A large barn on the site of the medieval abbey barn is of the 19th century. In 1802 the duke of Marlborough paid for the removal of the 'abbey stables', presumably part of the Abbey Farm buildings. (fn. 54) The foundations of a possible gateway were unearthed in 1825 on the southern side of the road to the ferry, near the bridge over Wharf stream, and there were 'in all directions' in the meadow south of the churchyard remains of old buildings, thought to be a former castle. (fn. 55) The last standing remnant of the abbey, a doorway, was reputedly removed in 1843. (fn. 56) In 1851 a large number of 14th-century inlaid tiles were dug up in the nursery garden, 15 yd. south of the churchyard, and further east a well and cistern, also surrounded by medieval tiles; cartloads of tiles were sold as building rubble. (fn. 57) In 1901 seven skeletons were recovered from an unrecorded site in the nursery field, (fn. 58) and in modern times grave-digging in the extended churchyard revealed massive foundations, floor tiles, and stone and lead coffins. (fn. 59) The main abbey buildings were restricted largely to the churchyards of the parish and Roman Catholic churches, (fn. 60) although buildings extended c. 10 m. east of the parish churchyard. Other structures, probably outbuildings, lay further east in the nursery field. Along the south side of the field was what appeared to be the boundary ditch of the precinct, dividing it from the fishponds. (fn. 61)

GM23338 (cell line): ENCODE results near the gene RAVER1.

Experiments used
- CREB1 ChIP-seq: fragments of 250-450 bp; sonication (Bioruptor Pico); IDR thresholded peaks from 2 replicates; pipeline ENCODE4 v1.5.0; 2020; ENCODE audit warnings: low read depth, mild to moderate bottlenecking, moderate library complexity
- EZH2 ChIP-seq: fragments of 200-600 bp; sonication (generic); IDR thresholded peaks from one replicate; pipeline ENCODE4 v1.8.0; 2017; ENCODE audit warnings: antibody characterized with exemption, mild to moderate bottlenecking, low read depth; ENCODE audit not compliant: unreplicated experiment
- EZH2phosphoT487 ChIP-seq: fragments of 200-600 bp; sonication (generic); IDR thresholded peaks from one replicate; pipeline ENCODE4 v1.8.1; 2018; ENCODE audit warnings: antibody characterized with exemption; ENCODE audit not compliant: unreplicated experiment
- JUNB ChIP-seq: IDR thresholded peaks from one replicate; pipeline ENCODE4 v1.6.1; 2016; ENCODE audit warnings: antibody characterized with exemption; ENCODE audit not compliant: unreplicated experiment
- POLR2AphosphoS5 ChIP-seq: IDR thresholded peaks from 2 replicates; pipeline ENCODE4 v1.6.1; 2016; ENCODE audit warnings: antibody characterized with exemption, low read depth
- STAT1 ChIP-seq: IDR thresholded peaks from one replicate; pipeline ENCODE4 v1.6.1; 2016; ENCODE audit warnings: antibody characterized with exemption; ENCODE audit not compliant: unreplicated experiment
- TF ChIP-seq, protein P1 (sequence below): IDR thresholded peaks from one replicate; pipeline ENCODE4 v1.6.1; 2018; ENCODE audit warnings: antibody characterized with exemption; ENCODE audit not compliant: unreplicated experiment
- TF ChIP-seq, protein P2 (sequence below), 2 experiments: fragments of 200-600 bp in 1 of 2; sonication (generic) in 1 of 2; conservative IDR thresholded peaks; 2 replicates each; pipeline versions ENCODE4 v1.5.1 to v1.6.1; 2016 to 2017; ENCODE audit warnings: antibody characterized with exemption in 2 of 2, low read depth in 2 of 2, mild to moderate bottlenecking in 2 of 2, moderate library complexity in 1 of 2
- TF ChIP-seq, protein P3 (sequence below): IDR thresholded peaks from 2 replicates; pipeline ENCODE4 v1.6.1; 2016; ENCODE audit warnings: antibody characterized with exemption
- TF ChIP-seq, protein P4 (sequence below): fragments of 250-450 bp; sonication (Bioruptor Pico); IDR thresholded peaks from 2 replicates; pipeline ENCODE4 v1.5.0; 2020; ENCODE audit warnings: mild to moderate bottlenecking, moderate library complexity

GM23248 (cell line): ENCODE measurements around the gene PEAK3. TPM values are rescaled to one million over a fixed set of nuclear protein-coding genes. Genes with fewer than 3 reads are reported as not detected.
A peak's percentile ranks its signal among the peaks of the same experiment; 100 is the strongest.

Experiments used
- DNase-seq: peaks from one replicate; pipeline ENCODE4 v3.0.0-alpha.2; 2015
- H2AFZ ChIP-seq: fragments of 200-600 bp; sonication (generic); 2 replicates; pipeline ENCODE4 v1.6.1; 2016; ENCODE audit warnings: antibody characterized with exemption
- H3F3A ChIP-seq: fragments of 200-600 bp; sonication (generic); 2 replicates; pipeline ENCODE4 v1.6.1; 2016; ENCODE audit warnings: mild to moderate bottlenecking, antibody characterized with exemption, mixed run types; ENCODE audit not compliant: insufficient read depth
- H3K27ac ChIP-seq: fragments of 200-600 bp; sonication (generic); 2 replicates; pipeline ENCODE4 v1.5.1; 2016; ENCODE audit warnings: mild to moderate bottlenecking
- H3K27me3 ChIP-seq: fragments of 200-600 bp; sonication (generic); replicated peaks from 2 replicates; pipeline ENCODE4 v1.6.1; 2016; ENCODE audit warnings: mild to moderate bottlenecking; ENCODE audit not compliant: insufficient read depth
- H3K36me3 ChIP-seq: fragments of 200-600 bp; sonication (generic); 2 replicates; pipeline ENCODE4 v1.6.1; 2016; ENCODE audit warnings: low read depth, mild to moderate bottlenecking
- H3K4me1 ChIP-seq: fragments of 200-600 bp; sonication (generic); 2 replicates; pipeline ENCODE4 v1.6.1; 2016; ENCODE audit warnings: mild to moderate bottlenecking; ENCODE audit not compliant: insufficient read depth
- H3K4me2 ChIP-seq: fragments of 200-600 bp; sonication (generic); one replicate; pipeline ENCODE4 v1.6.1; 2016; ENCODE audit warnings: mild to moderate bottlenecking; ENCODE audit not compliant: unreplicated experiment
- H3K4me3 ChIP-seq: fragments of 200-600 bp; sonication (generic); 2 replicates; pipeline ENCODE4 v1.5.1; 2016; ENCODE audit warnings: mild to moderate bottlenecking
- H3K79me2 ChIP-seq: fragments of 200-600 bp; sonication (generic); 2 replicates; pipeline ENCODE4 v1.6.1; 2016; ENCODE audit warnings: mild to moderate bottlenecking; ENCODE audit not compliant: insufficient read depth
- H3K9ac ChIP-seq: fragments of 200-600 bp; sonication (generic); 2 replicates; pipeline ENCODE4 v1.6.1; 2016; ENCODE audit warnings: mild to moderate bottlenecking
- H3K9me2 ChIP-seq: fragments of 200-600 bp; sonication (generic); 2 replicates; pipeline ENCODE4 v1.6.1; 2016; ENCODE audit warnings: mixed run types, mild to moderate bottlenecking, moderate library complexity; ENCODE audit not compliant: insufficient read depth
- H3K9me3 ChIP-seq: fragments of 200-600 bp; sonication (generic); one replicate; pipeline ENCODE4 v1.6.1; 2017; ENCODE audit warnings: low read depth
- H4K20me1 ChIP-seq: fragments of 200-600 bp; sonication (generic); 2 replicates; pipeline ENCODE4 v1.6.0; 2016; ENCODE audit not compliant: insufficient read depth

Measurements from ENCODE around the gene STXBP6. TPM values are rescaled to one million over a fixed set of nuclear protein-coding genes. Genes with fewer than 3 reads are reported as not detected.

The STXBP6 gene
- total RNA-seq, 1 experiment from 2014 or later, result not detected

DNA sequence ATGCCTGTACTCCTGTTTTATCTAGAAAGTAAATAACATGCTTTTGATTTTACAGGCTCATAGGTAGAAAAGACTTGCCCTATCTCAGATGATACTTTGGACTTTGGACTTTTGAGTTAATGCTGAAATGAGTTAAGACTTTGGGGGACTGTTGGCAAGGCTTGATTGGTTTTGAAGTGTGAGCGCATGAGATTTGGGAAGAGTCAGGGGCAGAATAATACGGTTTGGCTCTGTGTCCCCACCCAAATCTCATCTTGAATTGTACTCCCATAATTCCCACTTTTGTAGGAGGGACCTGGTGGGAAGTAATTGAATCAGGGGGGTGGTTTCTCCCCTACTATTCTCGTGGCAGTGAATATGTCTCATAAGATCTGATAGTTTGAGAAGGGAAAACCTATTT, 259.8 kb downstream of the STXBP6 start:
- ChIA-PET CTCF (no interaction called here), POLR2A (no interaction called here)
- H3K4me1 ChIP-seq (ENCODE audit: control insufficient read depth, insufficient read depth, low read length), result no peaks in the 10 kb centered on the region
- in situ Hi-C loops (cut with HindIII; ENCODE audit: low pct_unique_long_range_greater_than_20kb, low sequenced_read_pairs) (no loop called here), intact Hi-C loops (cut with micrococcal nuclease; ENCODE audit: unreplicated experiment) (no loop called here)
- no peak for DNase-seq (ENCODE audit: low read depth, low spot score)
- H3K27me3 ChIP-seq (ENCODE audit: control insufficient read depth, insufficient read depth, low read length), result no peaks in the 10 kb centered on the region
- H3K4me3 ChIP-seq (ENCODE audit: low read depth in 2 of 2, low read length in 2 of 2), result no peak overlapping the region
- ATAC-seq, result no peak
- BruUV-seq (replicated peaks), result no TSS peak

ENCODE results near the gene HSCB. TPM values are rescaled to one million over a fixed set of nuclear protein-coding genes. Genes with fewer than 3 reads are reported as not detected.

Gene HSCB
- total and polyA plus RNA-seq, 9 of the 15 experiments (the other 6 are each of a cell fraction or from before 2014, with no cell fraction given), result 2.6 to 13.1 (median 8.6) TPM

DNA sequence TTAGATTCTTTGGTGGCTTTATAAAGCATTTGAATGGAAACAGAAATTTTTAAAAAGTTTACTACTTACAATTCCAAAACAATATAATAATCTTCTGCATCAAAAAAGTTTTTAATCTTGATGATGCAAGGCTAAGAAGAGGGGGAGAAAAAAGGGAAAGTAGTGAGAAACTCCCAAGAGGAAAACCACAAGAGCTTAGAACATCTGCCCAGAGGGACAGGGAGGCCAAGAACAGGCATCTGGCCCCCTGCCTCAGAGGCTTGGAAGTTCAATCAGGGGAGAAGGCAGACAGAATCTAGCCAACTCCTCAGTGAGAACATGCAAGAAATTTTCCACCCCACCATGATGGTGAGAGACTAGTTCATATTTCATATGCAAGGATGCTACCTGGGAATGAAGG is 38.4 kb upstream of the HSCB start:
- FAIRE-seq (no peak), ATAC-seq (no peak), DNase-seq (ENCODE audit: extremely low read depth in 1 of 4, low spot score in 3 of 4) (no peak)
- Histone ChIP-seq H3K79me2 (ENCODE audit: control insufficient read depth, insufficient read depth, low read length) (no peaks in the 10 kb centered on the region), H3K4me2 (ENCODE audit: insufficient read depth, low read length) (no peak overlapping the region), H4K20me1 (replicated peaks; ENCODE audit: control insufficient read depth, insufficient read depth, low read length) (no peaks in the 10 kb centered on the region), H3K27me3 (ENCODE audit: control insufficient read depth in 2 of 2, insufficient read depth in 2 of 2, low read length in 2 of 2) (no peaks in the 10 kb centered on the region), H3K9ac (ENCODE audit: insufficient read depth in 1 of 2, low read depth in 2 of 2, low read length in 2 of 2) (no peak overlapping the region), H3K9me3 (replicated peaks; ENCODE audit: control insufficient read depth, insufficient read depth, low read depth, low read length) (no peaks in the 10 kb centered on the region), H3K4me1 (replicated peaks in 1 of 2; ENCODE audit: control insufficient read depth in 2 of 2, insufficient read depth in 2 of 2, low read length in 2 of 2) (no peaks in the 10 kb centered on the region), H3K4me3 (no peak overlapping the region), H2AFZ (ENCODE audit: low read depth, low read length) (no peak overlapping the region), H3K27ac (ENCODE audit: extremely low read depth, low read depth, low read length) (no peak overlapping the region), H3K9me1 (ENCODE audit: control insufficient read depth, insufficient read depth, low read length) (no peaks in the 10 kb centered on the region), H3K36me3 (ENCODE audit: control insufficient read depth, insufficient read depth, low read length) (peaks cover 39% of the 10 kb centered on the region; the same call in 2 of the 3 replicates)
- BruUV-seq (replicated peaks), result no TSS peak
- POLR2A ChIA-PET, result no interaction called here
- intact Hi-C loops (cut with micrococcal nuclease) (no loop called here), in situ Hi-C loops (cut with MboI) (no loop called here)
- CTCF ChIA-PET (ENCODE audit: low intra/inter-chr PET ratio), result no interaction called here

Architectural fragments incorporated in village buildings (fn. 62) confirm that much of the abbey was of 12th-century date. Two carved shields, one on the market house, the other set on its side on no. 6 Abbey Street, bear arms attributed implausibly to Aethelmaer, the abbey's founder. (fn. 63) Fragments preserved in the vicarage garden (fn. 64) include a 16th-century archway, and above it a panel with the arms of Chandos: Anne, daughter of William Stanley, earl of Derby, married Grey Bridges, lord Chandos (d.). (fn. 65) A tomb slab of John of Cheltenham, abbot of Eynsham (d. 1330), was removed to Elsfield church probably before 1645. (fn. 66) A medieval tomb, perhaps of an abbot, survives in the parish churchyard.